December 31, 2008

Danish Rice Pudding

The closer it got to Christmas this year, the more I found myself missing Denmark. J and I were there for Christmas last year, while we were on our honeymoon. My mother’s sister Lucy moved to Denmark fifteen years ago, met a Dane named Eigil, and has been there ever since. They live on the island of Fyn near the town of Kerteminde, in a pretty little village called Kölstrup, in an adorable little row house in an old building that used to be a dairy. It was originally the dairy of a castle that’s right nearby, which has been divided into apartments as well. We saw castles everywhere we went in Denmark.

We stayed at Lucy and Eigil’s for ten days. We ate, explored the countryside, learned some Danish, ate some more, relaxed, made Christmas candy, ate it, visited friends, bought souvenirs, went to a movie, visited museums, and ate.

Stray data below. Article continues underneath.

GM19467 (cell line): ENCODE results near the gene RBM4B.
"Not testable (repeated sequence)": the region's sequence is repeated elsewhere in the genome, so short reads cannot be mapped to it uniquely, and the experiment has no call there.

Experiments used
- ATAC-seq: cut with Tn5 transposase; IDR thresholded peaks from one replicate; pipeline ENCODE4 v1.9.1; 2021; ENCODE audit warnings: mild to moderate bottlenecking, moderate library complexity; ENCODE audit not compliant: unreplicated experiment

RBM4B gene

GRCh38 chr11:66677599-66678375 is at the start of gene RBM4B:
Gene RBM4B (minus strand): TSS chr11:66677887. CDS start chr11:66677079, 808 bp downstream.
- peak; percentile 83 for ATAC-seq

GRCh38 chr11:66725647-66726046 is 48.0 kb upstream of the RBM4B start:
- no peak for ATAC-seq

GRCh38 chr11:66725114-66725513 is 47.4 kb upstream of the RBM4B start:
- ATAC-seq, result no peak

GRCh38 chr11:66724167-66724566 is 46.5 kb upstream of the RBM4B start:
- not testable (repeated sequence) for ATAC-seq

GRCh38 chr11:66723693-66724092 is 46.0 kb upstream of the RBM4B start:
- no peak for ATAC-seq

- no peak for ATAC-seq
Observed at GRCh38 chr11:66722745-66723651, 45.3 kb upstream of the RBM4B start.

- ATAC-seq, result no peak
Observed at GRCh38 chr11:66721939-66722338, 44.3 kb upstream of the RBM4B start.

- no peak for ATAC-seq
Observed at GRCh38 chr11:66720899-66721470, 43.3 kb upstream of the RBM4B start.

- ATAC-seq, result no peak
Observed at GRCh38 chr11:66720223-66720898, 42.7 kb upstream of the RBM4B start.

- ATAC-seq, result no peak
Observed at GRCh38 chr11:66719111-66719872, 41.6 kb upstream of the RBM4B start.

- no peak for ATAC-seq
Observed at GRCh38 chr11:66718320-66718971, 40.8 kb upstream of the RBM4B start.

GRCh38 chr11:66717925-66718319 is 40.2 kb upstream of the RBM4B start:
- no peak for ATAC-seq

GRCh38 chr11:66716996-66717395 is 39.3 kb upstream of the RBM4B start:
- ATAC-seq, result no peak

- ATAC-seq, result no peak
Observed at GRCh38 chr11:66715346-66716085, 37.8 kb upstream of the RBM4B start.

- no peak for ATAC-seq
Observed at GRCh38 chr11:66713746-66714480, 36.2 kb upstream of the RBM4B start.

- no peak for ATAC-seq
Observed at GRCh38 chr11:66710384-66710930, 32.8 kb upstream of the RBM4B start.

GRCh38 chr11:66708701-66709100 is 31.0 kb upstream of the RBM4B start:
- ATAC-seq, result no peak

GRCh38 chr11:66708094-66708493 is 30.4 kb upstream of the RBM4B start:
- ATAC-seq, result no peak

After Christmas we went to Paris, where J has good friends, and stayed for ten days too. Don’t get me wrong, Paris was wonderful and amazing and I would return at the drop of a hat, I would live there easily, but DenmarkDenmark was just so new and different and beautiful in a way that was both cozy and stark all at once. We drove around the winding roads that curved past cute little hedges and houses made of timber and peat that were hundreds of years old. The countryside was full of houses like this, and castles, and red roof-topped buildings. The towns were strung with Christmas lights and full of little bakeries and stores with tables of wares out on the street. It was only my third trip to Europe so I was still awestruck with just how European everything was.

Of course (you knew it was coming), one of my favourite parts of the trip was the food.

The best meal of the day, in my opinion, was breakfast. We always had a variety of delicious choices: